The Yankees are out on the West Coast for the first time this season, though they’re only there for three games. They open a three-game series with the Angels tonight before heading to the Midwest. Angel Stadium has been a house of horrors for the Yankees, who have lost each of their last three series and five of their last seven series in Anaheim.
What Have They Done Lately?
Since these clubs met last week, the Angels swept the Indians and lost two of three to the Rangers. They are 15-15 with a +28 run differential overall. That’s actually the second best run differential in the AL. Only four AL teams have a positive run differential this year. April and May are weird.
As you probably remember from last weekend, the Angels can really hit. Their team 115 wRC+ is the best in baseball and their average of 5.30 runs per game is the second best. That’s without OF Josh Hamilton, who suffered a thumb injury (sliding into first base!) about a week into the season and has yet to return. OF Kole Calhoun has an ankle problem and 3B David Freese just had his finger broken by a errant pitch. Those are three pretty important players are none are due back until the end of the month at the earliest.
Manager Mike Scioscia’s lineup is anchored by OF Mike Trout (161 wRC+) and 1B Albert Pujols (160 wRC+), both of whom are just tearing the cover off the ball. Trout does everything and while Pujols doesn’t hit for average or get on base like he did a few years, his ten homers are the second most in the league. 2B Howie Kendrick (130 wRC+) always kills the Yankees and SS Erick Aybar (106 wRC+) is having a nice year. He always seems to be annoying.
With Freese hurt, 3B Ian Stewart (90 wRC+) has taken over at the hot corner full-time. The catching platoon of C Chris Iannetta (122 wRC+) and C Hank Conger (147 wRC+) has been very productive. OF Raul Ibanez (45 wRC+) and OF Collin Cowgill (160 wRC+ in limited time) are stuck playing the outfield regularly with Hamilton and Calhoun hurt. UTIL Grant Green (6 PA), IF Luis Jimenez (4 PA), and IF John McDonald (16 PA) fill out the bench. Top prospect 1B/DH C.J. Cron has five hits in two games since coming up to replace Freese.
Monday: RHP David Phelps (vs. LAA) vs. RHP Jered Weaver (vs. NYY) (Pitcher GIFs)
Weaver, 31, has always been an unconventional ace because he’s a kitchen sink guy, not a power pitcher. He’s off to an alright start (4.00 ERA and 4.83 FIP) in six starts and 36 innings so far, with just okay strikeout (7.00 K/9 and 18.8 K%) and walk (3.00 BB/9 and 8.1 BB%) rates. Weaver has given up an inordinate number of homers (1.50 HR/9 and 11.3 HR/FB%) so far in 2014. He doesn’t get grounders (35.3%). Never has and never will. He’s always been a high pop-up rate/weak contact guy that defies the usual ERA/FIP relationship. Lefties (.327 wOBA) are hitting him harder than righties (.290 wOBA). Weaver throws four pitches and he throws them almost interchangeably: mid-80s fastballs, low-80s slider, upper-70s changeup, and low-70s curveball. Yes, his fastball sits in the mid-80s. He cuts and sinks it on occasion too. The Yankees didn’t see Weaver during their series with the Angels last weekend.
Tuesday: RHP Hiroki Kuroda (vs. LAA) vs. LHP C.J. Wilson (vs. NYY) (Pitcher GIFs)
Wilson, 33, has gotten better and better in each of his three seasons with the Halos. He’s pitching to a 3.18 ERA (3.43 FIP) in six starts and 39.2 innings this year thanks to stellar strikeout (9.30 K/9 and 26.1 K%) and ground ball (50.0 K%) rates. His walk rate is good (2.95 BB/9 and 8.3 BB%) and his homer rate (0.91 HR/9 and 11.8 HR/FB%) is fine. Lefties (.252 wOBA) haven’t have much luck against him, but neither have righties (.297 wOBA). Wilson throws five pitches — low-90s fastball, upper-80s cutter, mid-80s changeup, low-80s slider, upper-70s curveball — and he uses all of them a lot, so it’s a bunch of different looks. He held the Yankees to one run in six innings last weekend.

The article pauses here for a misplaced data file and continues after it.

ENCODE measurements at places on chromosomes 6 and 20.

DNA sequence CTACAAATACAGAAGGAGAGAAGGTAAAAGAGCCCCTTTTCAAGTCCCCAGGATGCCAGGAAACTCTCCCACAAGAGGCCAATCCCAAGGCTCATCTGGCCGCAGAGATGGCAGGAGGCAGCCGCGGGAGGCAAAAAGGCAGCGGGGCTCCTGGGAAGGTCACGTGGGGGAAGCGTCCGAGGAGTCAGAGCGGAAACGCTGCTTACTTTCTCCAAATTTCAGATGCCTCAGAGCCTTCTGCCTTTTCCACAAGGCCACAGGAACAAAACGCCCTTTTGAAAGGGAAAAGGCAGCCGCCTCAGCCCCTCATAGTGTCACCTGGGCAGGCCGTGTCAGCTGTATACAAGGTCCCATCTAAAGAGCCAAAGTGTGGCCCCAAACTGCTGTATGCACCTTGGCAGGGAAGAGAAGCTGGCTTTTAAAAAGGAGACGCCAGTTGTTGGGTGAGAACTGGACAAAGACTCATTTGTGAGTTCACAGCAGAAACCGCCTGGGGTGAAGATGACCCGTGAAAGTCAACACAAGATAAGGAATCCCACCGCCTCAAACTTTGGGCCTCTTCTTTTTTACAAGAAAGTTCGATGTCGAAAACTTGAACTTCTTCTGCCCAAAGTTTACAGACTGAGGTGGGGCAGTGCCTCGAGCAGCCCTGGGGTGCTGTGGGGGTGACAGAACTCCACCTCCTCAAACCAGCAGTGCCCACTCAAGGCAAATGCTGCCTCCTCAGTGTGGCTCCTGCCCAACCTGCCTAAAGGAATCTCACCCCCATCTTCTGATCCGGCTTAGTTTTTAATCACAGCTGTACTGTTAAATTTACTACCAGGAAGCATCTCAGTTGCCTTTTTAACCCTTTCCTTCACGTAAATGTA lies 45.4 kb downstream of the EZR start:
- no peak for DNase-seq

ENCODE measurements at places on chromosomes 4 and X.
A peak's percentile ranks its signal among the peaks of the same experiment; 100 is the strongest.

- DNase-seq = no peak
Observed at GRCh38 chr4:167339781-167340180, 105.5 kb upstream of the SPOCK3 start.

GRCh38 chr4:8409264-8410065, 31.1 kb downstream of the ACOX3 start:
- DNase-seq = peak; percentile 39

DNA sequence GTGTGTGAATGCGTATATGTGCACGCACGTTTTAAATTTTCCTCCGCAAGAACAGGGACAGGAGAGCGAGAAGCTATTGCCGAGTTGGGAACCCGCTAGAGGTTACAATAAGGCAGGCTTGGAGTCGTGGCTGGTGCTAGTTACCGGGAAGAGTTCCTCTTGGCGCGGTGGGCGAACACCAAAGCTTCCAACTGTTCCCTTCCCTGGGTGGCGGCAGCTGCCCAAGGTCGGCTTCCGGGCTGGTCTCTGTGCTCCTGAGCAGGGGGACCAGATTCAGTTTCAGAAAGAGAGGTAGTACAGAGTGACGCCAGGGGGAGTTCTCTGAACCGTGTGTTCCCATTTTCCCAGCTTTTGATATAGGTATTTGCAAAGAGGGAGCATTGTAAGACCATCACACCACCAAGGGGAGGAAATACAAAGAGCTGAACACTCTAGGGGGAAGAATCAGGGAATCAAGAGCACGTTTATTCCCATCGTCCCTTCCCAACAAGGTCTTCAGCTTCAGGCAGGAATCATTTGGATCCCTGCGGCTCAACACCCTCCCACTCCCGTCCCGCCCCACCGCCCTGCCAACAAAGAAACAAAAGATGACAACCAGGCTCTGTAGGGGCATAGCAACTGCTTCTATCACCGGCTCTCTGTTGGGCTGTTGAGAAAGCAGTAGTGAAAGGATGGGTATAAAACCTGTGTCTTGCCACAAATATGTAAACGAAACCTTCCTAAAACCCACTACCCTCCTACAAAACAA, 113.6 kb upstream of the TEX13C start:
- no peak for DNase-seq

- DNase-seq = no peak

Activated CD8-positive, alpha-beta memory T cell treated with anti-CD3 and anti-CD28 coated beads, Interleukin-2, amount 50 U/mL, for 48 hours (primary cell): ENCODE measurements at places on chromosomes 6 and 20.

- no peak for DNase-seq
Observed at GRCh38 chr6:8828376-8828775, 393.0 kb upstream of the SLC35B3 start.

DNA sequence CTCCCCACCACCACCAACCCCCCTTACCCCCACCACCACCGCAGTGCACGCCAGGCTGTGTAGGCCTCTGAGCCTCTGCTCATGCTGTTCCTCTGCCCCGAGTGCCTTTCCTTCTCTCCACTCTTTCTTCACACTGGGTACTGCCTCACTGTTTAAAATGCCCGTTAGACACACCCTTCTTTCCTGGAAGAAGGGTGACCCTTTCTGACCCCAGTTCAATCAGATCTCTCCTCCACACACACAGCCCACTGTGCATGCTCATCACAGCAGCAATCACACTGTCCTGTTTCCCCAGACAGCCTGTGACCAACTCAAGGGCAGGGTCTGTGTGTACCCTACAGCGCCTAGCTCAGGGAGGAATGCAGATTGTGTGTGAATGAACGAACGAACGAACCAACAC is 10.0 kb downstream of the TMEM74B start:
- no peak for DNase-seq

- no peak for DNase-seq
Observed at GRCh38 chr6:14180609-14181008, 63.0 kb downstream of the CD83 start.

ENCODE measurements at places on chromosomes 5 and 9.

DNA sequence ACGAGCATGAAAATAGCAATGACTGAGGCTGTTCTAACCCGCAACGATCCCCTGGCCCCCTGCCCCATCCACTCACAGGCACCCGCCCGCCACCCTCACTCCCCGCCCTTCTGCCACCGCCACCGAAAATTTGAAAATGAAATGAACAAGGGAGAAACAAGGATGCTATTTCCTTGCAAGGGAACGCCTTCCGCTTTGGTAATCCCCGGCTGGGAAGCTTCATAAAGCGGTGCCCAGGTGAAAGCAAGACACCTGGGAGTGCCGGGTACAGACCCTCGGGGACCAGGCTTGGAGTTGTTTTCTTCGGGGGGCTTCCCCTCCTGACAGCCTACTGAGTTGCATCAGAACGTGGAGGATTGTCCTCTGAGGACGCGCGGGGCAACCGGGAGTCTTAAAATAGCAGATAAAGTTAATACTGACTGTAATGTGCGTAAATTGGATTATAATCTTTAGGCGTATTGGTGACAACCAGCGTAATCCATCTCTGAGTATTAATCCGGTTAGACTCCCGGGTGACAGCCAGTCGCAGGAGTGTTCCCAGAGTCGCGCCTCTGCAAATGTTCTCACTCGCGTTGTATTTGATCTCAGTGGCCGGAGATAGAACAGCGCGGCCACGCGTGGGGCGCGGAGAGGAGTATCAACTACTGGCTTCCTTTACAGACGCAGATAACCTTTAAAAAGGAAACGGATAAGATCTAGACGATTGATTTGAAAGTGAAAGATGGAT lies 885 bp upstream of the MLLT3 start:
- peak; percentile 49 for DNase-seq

Wednesday: LHP Vidal Nuno (vs. LAA) vs. LHP Hector Santiago (vs. NYY) (Pitcher GIFs)
This is a rematch of last Saturday’s game. The 26-year-old Newark native is off to a rough start (5.01 ERA and 4.99 FIP) even though he’s missing bats (7.79 K/9 and 19.7 K%). He walks too many (4.18 BB/9 and 10.6 BB%), doesn’t get grounders (30.2%), and gives up homers (1.39 HR/9 and 10.2 HR/FB%), which isn’t any way to live. Santiago doesn’t have a platoon split even though he’s a two fastball (low-90s four and two-seamer), one changeup (low-80s) pitcher. He will mix in the occasional mid-70s screwball but that’s really it. Three and a half pitches, basically. The Yankees roughed Santiago up for four runs in 4.1 innings in their previous series.
Scioscia’s bullpen hasn’t been very good this season — 19th in ERA (4.07) and 26th in FIP (4.46) — and he’s already replaced RHP Ernesto Frieri (7.11 FIP) with RHP Joe Smith (2.29 FIP) at closer. LHP Nick Maronde (4.24 FIP) is the only lefty and both RHP Michael Kohn (3.64 FIP) and RHP Kevin Jepsen (4.28 FIP) tend to see the higher leverage work.
Right now, the rest of the relief unit includes RHP Fernando Salas (4.45 FIP) and RHP Michael Morin (1.77 FIP in very limited time). Kohn, Jepsen, Maronde, Morin, and Salas all pitched in yesterday’s blowout loss, and after the game Scioscia hinted that a fresh arm or two could be called up before tonight’s game. There’s no word on those moves just yet. Al Aceves will be unavailable for a few days following yesterday’s long relief outing, but otherwise the Yankees’ key relievers are rested. Check out our Bullpen Workload page for details and Halos Daily for the latest and greatest on the Angels.